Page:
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PUBLIC RELEASE DATE:
19-Jul-2010

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Contact: Clare Ryan
clare.ryan@ucl.ac.uk
44-020-767-99726
University College London
@uclnews

Cells' grouping tactic points to new cancer treatments

IMAGE: This is a cluster of neural crest cells, where the protrusions can be seen at the border of the cluster.

Click here for more information.

The study, which used embryonic cells, points to a new way of treating cancer where therapy is targeted at the process of cancer cells grouping together. The aim is to stop cancer cells from spreading and causing secondary tumours.

In order for cells to migrate they form protrusions - much like oars of a boat - in the direction that they want to travel. However, if a single cell is isolated it produces these oars in all directions and ends up rowing in circles. To move around effectively cells must stick together before attempting to travel.

The study, published today in the journal Developmental Cell, explains how this process works. Scientists have discovered that when cells group together the contact with other cells inhibits the formation of protrusions or 'oars'. This means that protrusions only form on the cells that are on the outside edges of the group, causing the group to move in specific direction as the group is pushed by the outermost 'leader' cells.

Dr Roberto Mayor, UCL Department of Cell and Developmental Biology and lead author of the research, said, "Being able to form a group with neighbour cells is advantageous for migration of embryonic cells as well as cancer cells during tumour metastasis - they have strength in unity.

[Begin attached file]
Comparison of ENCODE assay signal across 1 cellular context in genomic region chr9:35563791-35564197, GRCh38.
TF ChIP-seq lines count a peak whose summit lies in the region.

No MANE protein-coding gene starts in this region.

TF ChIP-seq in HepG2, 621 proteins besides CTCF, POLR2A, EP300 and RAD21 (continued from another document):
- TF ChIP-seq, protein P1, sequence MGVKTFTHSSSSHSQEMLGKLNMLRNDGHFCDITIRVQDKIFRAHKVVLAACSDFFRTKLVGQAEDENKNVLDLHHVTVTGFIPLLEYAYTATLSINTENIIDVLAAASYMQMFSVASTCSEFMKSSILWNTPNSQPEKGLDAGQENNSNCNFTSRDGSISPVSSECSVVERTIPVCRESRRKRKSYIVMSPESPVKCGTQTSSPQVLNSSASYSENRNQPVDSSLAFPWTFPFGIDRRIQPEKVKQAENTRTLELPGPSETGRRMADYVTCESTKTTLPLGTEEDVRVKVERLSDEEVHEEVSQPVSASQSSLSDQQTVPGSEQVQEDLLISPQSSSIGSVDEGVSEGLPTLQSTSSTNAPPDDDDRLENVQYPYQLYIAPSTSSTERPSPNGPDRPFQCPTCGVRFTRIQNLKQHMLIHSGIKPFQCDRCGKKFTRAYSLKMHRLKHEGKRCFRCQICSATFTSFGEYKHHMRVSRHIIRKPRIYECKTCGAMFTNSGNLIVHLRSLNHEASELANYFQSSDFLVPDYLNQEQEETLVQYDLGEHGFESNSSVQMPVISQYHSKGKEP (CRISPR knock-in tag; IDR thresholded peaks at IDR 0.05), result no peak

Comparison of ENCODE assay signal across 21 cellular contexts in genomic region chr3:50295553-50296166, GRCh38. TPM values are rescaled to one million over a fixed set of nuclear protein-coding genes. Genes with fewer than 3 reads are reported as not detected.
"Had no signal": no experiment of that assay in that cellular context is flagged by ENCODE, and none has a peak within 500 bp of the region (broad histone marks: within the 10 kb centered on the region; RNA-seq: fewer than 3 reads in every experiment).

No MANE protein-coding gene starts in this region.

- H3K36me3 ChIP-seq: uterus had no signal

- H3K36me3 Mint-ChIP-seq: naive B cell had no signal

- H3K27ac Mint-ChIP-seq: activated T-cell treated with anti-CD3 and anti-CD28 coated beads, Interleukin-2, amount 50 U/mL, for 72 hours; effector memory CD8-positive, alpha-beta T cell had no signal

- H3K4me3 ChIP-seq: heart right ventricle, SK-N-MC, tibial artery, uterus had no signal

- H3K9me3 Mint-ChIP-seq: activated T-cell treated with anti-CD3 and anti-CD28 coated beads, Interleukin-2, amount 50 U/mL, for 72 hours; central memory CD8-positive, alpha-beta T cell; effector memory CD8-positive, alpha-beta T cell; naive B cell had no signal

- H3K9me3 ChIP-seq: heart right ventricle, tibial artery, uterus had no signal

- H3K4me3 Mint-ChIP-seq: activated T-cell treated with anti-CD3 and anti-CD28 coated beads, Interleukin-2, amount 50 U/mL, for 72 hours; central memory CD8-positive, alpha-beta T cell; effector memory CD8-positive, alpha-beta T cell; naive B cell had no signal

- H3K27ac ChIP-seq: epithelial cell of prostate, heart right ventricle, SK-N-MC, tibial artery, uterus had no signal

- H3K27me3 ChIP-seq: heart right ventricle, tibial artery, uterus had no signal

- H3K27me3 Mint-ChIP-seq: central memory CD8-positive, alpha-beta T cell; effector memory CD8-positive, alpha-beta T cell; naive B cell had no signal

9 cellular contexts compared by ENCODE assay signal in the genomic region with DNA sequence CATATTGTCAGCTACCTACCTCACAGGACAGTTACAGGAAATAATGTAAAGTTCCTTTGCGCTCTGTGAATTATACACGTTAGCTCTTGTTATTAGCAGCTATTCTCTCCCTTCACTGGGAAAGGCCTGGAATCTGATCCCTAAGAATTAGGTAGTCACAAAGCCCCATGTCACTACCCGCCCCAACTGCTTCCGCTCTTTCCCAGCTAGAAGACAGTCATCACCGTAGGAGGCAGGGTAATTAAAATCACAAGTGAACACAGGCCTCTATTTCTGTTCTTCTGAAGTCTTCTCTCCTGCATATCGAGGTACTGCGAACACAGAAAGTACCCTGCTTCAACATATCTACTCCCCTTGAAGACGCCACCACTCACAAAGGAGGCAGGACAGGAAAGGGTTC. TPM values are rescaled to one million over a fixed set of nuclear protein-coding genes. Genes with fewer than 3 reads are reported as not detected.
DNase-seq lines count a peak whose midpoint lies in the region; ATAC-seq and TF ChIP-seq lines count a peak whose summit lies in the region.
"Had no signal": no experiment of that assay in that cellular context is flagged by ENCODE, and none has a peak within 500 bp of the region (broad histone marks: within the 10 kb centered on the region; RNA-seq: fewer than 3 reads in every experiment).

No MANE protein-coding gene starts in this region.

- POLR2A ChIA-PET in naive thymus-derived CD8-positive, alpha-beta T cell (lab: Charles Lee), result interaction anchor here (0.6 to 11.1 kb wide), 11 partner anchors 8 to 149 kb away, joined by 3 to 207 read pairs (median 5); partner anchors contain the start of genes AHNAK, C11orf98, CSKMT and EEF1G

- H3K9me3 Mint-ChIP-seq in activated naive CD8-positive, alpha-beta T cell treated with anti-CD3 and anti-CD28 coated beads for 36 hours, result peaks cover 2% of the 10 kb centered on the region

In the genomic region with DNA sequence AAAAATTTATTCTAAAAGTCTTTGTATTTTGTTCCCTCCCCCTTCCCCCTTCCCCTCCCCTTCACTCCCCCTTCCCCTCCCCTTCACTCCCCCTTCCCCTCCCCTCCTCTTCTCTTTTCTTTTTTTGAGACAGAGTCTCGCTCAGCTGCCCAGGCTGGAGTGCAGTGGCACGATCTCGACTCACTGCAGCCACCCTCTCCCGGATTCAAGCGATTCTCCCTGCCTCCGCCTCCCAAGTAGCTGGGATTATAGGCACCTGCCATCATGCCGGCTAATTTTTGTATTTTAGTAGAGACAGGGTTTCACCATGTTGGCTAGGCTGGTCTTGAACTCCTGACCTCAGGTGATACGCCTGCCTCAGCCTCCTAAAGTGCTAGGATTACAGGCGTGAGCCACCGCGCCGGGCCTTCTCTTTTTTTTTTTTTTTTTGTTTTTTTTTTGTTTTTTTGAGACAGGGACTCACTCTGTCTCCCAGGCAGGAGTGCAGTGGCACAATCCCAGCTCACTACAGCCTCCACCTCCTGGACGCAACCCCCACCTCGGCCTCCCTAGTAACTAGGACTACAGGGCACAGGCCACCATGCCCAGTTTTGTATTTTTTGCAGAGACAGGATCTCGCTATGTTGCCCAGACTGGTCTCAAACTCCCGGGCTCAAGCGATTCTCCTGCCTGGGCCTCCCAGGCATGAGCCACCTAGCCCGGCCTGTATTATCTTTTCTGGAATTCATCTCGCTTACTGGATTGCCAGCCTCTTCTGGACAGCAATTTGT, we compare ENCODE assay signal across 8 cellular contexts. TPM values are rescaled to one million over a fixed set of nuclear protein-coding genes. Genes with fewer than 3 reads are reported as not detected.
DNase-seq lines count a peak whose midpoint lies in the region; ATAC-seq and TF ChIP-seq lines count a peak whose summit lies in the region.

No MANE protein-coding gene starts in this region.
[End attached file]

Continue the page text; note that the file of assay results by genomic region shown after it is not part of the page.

"The findings suggest an alternative way in which cancer treatments might work in the future if therapies can be targeted at the process of group formation to stop cancer cells from spreading and causing secondary tumours."

The experiments were carried out using neural crest cells, which are found next to the developing central nervous system in embryos. These cells can develop into a huge variety of different kind of cells including heart, face, skin and muscle cells. Scientists blocked surface molecules, proteins called N-cadherin, on the neural crest cells that are involved in forming contacts between cells. When they did this the power of the cells to group together was lost, along with any ability to migrate.

It is expected that inhibition of N-cadherin would have the same the effect in cancer cells, which also move in groups during metastasis.

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The work was funded by the Medical Research Council, the Biotechnology and Biological Sciences Research Council and the Wellcome Trust.

Notes for Editors

1. For more information or to interview Dr Roberto Mayor, please contact Clare Ryan in the UCL Media Relations Office on tel: +44 (0)20 7679 9726, mobile: +44 07747 565 056, out of hours +44 (0)7917 271 364, e-mail: clare.ryan@ucl.ac.uk.

2. 'Collective chemotaxis requires contact dependent cell polarity' is published in the journal Developmental Cell. Journalists can obtain copies of the paper by contacting UCL Media Relations.

3. Images of the neural crest cells are also available to journalists by contacting UCL Media Relations.

About UCL

Founded in 1826, UCL was the first English university established after Oxford and Cambridge, the first to admit students regardless of race, class, religion or gender, and the first to provide systematic teaching of law, architecture and medicine. UCL is the fourth-ranked university in the 2009 THES-QS World University Rankings. UCL alumni include Marie Stopes, Jonathan Dimbleby, Lord Woolf, Alexander Graham Bell, and members of the band Coldplay. UCL currently has over 12,000 undergraduate and 8,000 postgraduate students. Its annual income is over £600 million.



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